By: Debbie Johnson
Publication Date: 2 April 2020
Format: Ebook, 384 pages
Having read all of Debbie Johnson’s previous novels, I knew I had to pick up Maybe One Day, her latest standalone.
The book is primarily about Jess, a woman approaching middle age who is now faced with the death of her mother. She is in the process of clearing out the attic with her cousin, Michael, when she finds a box of letters addressed to her in a handwriting that she thought she’d never see again. They are from her first and only love, Joe, a man whom her parents disapproved of from the start.
The letters transport Jess back to the tragic event which separated her and Joe, and she comes to realise that Joe never abandoned her, and that it was her parents who kept them apart. This leads to a burning curiosity to find out where Joe is now and to apologise for not responding to his letters. With no idea where to start, Jess and Michael visit Joe’s old friend Belinda, and set off on a journey to retrace Joe’s steps over the last seventeen years in the hopes of finding him.
I must admit that this book was not what I expected from Johnson, as her previous books have been much softer and not quite so heart wrenching as this one. The tragedy that separated the young couple is utterly devastating to read, with the future being cruelly ripped away from them at the height of their happiness. To then find out that her parents had been lying to her for years makes Jess feel guilty for not believing more strongly in Joe, when her life could have been very different to the lonely one she leads now.
In retracing Joe’s steps we learn how he tried to heal his pain by helping other people, having made a difference to many people over the years as he travelled. He never stayed in one place for long, but sent letters on Jess’s birthday for many years, allowing her to follow the postmarks in the hopes of finding him again. Although I did find this concept a little unrealistic, I found that I couldn’t stop reading about Jess and Joe, with Johnson keeping you guessing about whether Jess will find him again and, even if she does, will he have moved on?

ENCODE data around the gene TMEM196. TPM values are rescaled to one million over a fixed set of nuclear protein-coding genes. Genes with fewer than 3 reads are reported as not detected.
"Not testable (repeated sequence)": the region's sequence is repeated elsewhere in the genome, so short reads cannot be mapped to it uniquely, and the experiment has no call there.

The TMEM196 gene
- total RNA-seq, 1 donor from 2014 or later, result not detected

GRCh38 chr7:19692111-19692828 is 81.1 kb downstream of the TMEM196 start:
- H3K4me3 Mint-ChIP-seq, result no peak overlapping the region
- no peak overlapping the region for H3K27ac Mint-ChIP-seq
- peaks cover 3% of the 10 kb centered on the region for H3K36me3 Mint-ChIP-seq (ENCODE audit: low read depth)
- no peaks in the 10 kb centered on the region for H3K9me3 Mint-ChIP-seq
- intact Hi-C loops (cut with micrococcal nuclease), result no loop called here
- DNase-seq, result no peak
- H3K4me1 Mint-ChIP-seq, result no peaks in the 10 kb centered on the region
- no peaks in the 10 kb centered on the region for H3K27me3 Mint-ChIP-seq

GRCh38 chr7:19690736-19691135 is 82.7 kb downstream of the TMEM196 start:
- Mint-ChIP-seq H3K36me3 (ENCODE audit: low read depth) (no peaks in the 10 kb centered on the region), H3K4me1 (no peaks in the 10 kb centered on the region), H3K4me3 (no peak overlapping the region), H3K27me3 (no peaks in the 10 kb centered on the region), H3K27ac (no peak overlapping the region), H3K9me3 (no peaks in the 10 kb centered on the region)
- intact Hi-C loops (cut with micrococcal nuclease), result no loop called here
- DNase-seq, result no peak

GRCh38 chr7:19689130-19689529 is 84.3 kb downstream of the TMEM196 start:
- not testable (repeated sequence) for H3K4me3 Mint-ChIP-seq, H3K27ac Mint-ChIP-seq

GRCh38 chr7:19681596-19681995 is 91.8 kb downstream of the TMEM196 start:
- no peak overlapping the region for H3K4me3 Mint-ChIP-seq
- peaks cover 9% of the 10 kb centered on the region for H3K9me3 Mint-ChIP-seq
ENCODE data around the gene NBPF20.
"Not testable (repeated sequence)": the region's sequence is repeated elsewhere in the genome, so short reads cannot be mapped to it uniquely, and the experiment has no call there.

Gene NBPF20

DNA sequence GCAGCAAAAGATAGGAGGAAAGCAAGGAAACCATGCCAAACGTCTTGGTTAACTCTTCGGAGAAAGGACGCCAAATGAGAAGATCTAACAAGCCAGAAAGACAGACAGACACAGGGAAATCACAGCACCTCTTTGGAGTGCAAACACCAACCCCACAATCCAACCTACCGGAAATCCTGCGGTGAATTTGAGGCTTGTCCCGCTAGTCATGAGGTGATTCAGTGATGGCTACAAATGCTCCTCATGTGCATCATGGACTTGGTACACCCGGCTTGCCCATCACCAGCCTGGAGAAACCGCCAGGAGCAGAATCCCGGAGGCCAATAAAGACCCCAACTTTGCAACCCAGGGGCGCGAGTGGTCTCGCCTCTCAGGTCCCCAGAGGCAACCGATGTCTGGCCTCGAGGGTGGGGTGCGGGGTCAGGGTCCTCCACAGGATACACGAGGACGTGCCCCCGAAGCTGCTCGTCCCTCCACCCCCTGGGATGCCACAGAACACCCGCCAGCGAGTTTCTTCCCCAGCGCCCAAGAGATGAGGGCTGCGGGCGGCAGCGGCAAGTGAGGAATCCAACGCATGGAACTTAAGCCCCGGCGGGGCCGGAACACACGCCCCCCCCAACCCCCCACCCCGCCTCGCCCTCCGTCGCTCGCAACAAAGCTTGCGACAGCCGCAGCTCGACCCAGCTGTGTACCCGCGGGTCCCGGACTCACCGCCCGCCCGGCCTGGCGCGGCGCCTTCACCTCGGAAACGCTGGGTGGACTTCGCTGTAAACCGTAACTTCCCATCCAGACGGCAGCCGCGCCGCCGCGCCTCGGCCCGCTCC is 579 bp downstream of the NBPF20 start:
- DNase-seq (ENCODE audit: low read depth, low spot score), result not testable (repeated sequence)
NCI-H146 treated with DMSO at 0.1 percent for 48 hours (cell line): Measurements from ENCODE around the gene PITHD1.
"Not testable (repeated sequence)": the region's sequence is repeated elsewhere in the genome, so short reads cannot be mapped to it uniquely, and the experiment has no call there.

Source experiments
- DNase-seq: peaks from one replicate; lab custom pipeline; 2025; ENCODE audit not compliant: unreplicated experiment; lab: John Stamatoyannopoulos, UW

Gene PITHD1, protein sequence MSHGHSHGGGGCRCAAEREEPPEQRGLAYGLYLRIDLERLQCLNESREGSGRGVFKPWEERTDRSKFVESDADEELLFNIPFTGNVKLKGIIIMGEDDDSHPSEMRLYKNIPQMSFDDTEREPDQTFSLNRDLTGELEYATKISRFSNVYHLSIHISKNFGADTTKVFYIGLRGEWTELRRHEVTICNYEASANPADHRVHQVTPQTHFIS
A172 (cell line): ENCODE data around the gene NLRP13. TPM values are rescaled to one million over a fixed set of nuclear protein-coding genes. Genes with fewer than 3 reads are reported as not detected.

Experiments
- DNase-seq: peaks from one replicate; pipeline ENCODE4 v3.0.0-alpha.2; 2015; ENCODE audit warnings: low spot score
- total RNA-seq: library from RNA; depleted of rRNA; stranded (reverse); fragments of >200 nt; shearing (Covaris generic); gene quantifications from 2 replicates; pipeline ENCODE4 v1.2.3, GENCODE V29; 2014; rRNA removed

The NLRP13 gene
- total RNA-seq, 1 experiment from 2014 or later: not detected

Despite only experiencing the story from Jess’s point of view, I felt like we knew Joe as intimately as we knew Jess, with his letters being written beautifully. This is our only insight into his mindset and how he was left to suffer on his own, without Jess as his support. He has never been able to forget, and the way he clung on to Jess by sending those letters showed just how deeply he was capable of feeling.
I really enjoyed this book, despite it being sadder than anticipated and unlike Johnson’s usual novels. I devoured it pretty quickly, but must say that I was very disappointed with the ending and that prevents me giving it a 5 star rating. The book finishes very abruptly, when I was hoping that there would be a longer scene and simply more explanation than we are given. A couple more pages and I feel like this book would have been perfect. As it is, it makes for an enjoyable rollercoaster of emotion and I would still recommend it.
An emotional book that will have you in tears by the end, this is another impressive book by Debbie Johnson. Although I had my issues with the ending, I was completely immersed in the story and couldn’t put the book down until I had finished. The characters are well written and the flashbacks are beautifully juxtaposed with the present day. As with the rest of Johnson’s novels, I enjoyed the plot and highly recommend it.